Since then, I have written nine more novels, and presently have five established book series out there, with a brand new sixth series set to start in the fall with Curiosity Quills Press. The first installment of this new series is entitled “The Serendipitous Curse of Solomon Brandt”, and will be a serialized project before it is released as a full book in early 2013. After this series, which explores the true nature of good and evil, who knows what will be on the menu next? Something dark and creepy… Or, perhaps something light and fun?

 

Definitely, I intend for it to be something well worth your time to check out—Just wait n’ see!

 

Social Links: Homepage | Facebook | Twitter | Google Plus | Goodreads | Amazon

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Books/book review/fiction/crime fiction
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Walk the Streets of San Francisco Again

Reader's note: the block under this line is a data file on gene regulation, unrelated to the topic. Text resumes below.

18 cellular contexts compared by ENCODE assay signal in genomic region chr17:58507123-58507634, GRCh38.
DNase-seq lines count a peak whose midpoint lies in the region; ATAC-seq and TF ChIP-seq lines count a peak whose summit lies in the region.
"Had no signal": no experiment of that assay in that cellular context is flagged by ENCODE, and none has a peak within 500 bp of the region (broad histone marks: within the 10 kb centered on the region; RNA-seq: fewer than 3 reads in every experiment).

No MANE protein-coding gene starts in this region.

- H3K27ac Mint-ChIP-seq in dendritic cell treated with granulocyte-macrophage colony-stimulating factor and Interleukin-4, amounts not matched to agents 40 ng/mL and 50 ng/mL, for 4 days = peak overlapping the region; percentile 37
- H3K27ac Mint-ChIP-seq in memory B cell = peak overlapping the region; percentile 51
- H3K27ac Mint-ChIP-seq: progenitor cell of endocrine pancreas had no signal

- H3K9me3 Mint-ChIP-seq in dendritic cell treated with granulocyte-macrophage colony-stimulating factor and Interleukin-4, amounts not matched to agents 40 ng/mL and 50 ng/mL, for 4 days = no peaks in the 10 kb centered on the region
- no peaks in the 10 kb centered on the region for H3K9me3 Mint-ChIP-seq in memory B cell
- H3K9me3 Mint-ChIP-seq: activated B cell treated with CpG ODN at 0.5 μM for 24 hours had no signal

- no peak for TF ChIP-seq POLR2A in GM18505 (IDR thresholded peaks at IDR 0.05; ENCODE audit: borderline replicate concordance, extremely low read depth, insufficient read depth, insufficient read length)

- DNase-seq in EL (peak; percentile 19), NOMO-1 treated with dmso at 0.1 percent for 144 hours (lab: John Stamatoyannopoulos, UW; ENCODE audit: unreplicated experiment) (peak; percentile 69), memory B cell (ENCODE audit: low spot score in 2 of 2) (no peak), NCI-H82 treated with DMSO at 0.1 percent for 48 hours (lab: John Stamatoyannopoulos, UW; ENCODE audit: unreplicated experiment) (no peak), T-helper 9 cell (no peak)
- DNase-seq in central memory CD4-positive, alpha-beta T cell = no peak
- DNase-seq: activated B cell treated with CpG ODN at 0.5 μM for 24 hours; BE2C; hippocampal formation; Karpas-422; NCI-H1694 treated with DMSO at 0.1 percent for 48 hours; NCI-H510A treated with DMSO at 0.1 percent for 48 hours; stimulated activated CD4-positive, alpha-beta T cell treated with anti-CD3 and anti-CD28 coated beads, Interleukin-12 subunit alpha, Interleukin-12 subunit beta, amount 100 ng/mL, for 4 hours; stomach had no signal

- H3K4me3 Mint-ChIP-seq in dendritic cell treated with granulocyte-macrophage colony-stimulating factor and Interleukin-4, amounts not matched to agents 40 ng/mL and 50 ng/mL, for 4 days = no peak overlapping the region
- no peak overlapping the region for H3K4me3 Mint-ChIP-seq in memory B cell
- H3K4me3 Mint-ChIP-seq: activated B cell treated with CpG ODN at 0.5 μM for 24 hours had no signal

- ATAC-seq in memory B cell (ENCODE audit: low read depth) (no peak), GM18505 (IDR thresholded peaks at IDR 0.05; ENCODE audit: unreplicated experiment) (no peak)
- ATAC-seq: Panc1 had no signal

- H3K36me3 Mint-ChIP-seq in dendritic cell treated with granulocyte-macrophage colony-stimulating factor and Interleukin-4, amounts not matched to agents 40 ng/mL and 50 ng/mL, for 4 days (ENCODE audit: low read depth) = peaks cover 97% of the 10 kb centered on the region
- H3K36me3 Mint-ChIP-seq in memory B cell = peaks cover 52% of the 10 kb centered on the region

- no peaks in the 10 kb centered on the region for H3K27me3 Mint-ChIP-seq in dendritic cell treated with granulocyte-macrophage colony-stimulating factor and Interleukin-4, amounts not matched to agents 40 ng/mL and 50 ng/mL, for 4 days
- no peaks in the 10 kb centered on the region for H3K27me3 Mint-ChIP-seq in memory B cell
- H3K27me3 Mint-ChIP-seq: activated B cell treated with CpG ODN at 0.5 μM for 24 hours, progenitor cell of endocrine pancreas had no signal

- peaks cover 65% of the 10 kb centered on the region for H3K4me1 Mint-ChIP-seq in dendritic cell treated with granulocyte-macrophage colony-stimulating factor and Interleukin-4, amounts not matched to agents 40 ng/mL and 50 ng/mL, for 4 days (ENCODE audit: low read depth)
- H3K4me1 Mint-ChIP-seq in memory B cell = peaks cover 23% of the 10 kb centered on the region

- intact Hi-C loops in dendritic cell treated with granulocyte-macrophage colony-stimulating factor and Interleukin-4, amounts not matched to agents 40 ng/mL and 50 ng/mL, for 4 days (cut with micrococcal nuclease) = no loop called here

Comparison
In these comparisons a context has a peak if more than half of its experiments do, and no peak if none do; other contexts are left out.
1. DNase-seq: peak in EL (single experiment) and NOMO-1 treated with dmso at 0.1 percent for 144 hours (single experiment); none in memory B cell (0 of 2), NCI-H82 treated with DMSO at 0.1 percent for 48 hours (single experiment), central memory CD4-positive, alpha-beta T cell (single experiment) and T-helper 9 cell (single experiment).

The Last Good Place

By

Robin Burcell

 A NetGalley Review

Streets of SanFran again – foggy and hilly and full of crime.

This is an updated version of the original series about The Streets of San Francisco, written by a new author but with the same concept behind – taking over the work.

At first I was not sure if I liked the book – it seemed to me to not quite have the same story-telling ability and characterisation of the original but as I read on I became more convinced by it.

I realised that in fact the plot was complex and the characters became more real and believable especially ‘College Boy’ with his simplistic ideas that gradually get eroded by true crime and criminal behaviours and motivations.

I so remember the fog in San Francisco when I visited and also the Presidio with its wooded heights and can believe that it would be a good spot for a murder early in the morning.

Would I read more of this series? Probably not. There are better crime writers in my opinion and it doesn’t really have the tension makes you want to find out what is over the page and carry on reading into the small hours.

3 stars

 

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Books/book review/fiction/law enforcement/crime fiction/Older women
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Cross the Borders and Deceive

For the Dignified Dead

By

 Michael Genelin